Parts of the world economy may have been on pause during 2020, dampening greenhouse gas emissions for a while. But that didn’t slow the overall buildup of atmospheric carbon dioxide, which reached its highest level in millions of years.
If anything, research during the year showed global warming is accelerating. Symptoms of the fever include off-the-charts heat waves on land and in the oceans, and a hyperactive and destructive Atlantic hurricane season.
And through November, the last year was on pace to end up as either the hottest, or second-hottest on record for the planet, almost 1 degree Celsius above pre-industrial times, inching closer to the 1.5 degree limit set by the Paris climate agreement.
Here are five aspects of climate change that were new and unexpected in 2020:
Making it Stop
Some scientists are punctuating their alarming warnings with hopeful messages because they know that the worst possible outcome is avoidable.
Recent research shows that stopping greenhouse gas emissions will break the vicious cycle of warming temperatures, melting ice, wildfires and rising sea levels faster than expected just a few years ago.
There is less warming in the pipeline than we thought, said Imperial College (London) climate scientist Joeri Rogelj, a lead author of the next major climate assessment from the Intergovernmental Panel on Climate Change.
“It is our best understanding that, if we bring down CO2 to net zero, the warming will level off. The climate will stabilize within a decade or two,” he said. “There will be very little to no additional warming. Our best estimate is zero.”
The widespread idea that decades, or even centuries, of additional warming are already baked into the system, as suggested by previous IPCC reports, were based on an “unfortunate misunderstanding of experiments done with climate models that never assumed zero emissions.”
Those models assumed that concentrations of greenhouse gases in the atmosphere would remain constant, that it would take centuries before they decline, said Penn State climate scientist Michael Mann, who discussed the shifting consensus last October during a segment of “60 Minutes” on CBS.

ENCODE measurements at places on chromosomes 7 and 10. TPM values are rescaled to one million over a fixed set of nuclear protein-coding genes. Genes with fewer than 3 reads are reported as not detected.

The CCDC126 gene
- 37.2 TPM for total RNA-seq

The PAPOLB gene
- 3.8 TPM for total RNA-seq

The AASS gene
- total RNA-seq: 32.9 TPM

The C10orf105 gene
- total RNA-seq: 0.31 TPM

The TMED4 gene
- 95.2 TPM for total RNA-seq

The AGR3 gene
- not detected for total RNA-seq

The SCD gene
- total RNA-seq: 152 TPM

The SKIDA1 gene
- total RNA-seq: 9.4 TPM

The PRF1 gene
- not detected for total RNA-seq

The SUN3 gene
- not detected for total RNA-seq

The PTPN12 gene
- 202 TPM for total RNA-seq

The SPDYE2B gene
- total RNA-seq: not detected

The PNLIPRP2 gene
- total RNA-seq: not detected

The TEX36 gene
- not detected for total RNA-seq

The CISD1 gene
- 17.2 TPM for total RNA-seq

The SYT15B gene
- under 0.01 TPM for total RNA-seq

The idea that global warming could stop relatively quickly after emissions go to zero was described as a “game-changing new scientific understanding” by Covering Climate Now, a collaboration of news organizations covering climate.
“This really is true,” Mann said. “It’s a dramatic change in the paradigm that has been lost on many who cover this issue, perhaps because it hasn’t been well explained by the scientific community. It’s an important development that is still under appreciated. It’s definitely the scientific consensus now that warming stabilizes quickly, within 10 years, of emissions going to zero,” he said.
The La Niña Effect?
Some scientists noted that the persistent heating came even with the tropical Pacific Ocean tilting toward a cyclical cooling phase that suppresses the global average temperature slightly. November’s warmth across the planet was “stunning, especially considering the ongoing La Niña,” Zack Labe, an atmospheric scientist at Colorado State University, posted on Twitter.
During La Niña, cooler than average sea surface temperatures spread across a large part of the tropical Pacific. During the warm El Niño phase every few years, it’s the opposite, and that’s usually when global temperatures spike to new records, most recently in 2016.
The global climate signal from the cycle usually is strongest about three or four months after the ocean cycle peaks, so the full effect won’t be known until next year, said climate scientist Stefan Rahmstorf, with the Potsdam Institute for Climate Impact Research. He said, “2020 may beat 2016 without the extra push from El Niño.”
This year’s warming is another sign that “heat being trapped by greenhouse gases” is overwhelming the planet’s natural variability, said Jennifer Francis, a climate scientist with the Woodwell Climate Research Center in Massachusetts (formerly the Woods Hole Research Center).
“I hate to think what the global temperature would have been this year if we’d been in an El Niño rather than La Niña,” she said.